Obsidian’s integration with the CrowdStrike Falcon platform provides security teams with seamless visibility into activity stretching across their entire “last mile” from endpoints to SaaS.
This powerful connection enables even deeper correlation of telemetry from both platforms, so incident responders can precisely monitor threats that move from devices to the cloud and laterally between interconnected applications.
The CrowdStrike blog concludes with a number of best practices for security teams looking to protect their organizations from this and various other threat campaigns. Every piece of advice is sound; we thought it would be helpful to unpack a few of these recommendations and explain how to implement them with Obsidian.
Often Obsidian finds that users are still logging in locally because they have maintained inappropriate local access to SaaS applications. The general user population should always be only managed via an IDP. Local access should be restricted to legitimate users such as administrators and service accounts.
Secondly, ensure that MFA is deployed for all accounts in your organization both for your SSO and local access. Make sure all of your IDP policies enforce MFA.
Then, consider the way you’re implementing MFA and the varying security levels of different factors—for example, hardware security keys are more strongly recommended over SMS. Explore policies that throttle bulk actions to deter fatigue attacks, and implement limitations and review around the enrollment of new MFA devices to minimize opportunities for attacker persistence.
Obsidian continuously monitors your SaaS configurations to uncover misconfigurations in your authentication methods and help your team proactively address these gaps. These can include administrator or privileged accounts without MFA, the presence of weak MFA methods, and limitations around failed login attempts. Every misconfiguration is accompanied by useful context around affected services, impacted users, and the necessary steps for remediation.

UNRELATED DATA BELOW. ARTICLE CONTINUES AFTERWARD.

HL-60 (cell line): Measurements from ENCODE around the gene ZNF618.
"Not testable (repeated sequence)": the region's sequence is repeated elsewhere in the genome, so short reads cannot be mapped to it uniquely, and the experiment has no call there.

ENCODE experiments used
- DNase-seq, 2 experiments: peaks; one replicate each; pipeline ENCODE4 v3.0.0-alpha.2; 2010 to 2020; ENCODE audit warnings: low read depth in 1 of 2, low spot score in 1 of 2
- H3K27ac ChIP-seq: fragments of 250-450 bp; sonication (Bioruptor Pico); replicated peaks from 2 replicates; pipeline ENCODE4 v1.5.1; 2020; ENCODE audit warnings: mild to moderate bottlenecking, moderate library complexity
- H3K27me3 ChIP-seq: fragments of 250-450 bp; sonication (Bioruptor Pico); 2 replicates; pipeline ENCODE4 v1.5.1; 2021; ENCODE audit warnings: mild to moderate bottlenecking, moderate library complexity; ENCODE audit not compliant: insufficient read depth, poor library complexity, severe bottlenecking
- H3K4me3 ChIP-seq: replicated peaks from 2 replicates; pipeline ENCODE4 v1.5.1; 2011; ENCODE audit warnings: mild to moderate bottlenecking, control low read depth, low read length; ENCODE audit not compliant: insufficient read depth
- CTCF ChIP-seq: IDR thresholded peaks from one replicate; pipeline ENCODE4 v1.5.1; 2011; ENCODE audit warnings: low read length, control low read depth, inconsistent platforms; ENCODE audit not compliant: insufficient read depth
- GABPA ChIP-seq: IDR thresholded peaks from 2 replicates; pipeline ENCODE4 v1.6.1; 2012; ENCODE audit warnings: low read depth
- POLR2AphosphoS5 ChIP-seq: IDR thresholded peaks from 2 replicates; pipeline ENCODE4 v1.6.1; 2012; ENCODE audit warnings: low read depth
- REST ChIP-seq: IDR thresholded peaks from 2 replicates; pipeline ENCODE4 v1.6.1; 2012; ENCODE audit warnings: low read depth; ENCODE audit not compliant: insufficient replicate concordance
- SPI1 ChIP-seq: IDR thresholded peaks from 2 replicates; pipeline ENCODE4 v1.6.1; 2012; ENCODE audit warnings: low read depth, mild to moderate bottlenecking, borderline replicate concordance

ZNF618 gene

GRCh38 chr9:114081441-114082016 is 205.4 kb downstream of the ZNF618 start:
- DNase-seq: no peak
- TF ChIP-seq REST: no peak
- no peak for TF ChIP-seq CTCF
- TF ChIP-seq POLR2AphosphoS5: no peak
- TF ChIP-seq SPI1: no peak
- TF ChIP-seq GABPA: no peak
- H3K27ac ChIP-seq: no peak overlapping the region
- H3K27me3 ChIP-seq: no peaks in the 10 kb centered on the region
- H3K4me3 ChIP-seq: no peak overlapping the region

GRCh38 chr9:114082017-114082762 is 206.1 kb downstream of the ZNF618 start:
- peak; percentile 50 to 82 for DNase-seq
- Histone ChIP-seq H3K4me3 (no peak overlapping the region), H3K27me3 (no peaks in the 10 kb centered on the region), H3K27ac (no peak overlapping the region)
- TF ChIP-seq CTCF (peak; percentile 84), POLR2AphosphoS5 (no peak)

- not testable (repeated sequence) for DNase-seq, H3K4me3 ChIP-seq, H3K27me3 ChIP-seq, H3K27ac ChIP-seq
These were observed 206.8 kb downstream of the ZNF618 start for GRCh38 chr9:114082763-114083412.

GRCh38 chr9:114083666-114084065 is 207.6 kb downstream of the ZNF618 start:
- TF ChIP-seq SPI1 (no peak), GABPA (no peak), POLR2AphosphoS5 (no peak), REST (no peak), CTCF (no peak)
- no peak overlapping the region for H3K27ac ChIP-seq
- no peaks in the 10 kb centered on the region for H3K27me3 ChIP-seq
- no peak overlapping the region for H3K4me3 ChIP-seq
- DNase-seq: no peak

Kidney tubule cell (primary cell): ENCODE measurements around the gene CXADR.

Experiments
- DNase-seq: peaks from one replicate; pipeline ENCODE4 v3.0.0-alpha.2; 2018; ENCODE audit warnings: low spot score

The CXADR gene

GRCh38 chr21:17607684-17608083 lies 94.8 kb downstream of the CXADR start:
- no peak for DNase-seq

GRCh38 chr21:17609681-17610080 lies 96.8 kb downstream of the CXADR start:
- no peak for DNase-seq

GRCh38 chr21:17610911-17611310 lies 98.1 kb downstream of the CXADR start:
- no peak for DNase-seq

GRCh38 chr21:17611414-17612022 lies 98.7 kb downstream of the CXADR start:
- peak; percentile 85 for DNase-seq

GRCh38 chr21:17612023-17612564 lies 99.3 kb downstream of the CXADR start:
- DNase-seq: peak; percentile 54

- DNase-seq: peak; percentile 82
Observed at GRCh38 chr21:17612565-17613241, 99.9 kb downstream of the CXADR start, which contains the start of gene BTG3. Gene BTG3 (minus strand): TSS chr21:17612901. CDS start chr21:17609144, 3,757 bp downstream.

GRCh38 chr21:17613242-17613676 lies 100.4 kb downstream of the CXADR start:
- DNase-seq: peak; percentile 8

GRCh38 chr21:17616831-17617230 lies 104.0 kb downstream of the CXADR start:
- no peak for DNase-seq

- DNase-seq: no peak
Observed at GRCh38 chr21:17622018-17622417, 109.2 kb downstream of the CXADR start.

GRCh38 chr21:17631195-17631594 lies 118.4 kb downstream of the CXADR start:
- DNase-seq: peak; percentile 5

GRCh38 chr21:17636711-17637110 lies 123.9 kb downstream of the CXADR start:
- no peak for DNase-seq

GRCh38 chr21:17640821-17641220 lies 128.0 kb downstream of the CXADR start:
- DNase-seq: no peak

In their security guidance, Parisi and the CrowdStrike IR team recommend adherence to the principle of least privilege, a concept that limits users’ access rights to only what is required to fulfill their duties. While sound advice, manual implementation can feel almost impossible across dozens of SaaS applications and in environments with hundreds or thousands of different users.
Obsidian gives teams a scalable and straightforward approach to managing privileges across SaaS. By analyzing activity data and comparing users to their peers, Obsidian recognizes when privileges aren’t being used or are unnecessarily generous for a specific role. With this context, security teams can make appropriate reductions with full confidence that they aren’t unknowingly impacting or interrupting business operations.
If proactive security measures like MFA are equivalent to a reinforced front door to your home, threat monitoring is like the security system within the four walls. As sophisticated attackers find new ways to bypass preventative solutions, it’s important to complement initial lines of defense with tooling that helps you understand exactly what your users are doing and when this activity is putting your organization at risk. For instance, you can build a custom alert for MFA registration events if you don’t expect them to happen frequently in your organization.
Obsidian’s robust threat detection capabilities are so critical to incident response teams looking to identify and investigate compromises, insider threats, and SaaS integration abuses. You can also visualize user activity within applications and laterally across multiple services to get a precise timeline of events. Powerful machine learning models continuously baseline user behavior to spot the earliest unusual signs of a threat and help teams respond rapidly and minimize impact.
We at Obsidian are working alongside CrowdStrike with a commitment to supporting businesses across industries that are vulnerable to attacks. To learn more about Obsidian’s partnership with CrowdStrike and how we can help organizations better protect against threats, visit this page. You can also find more detail on the integration on this solution brief.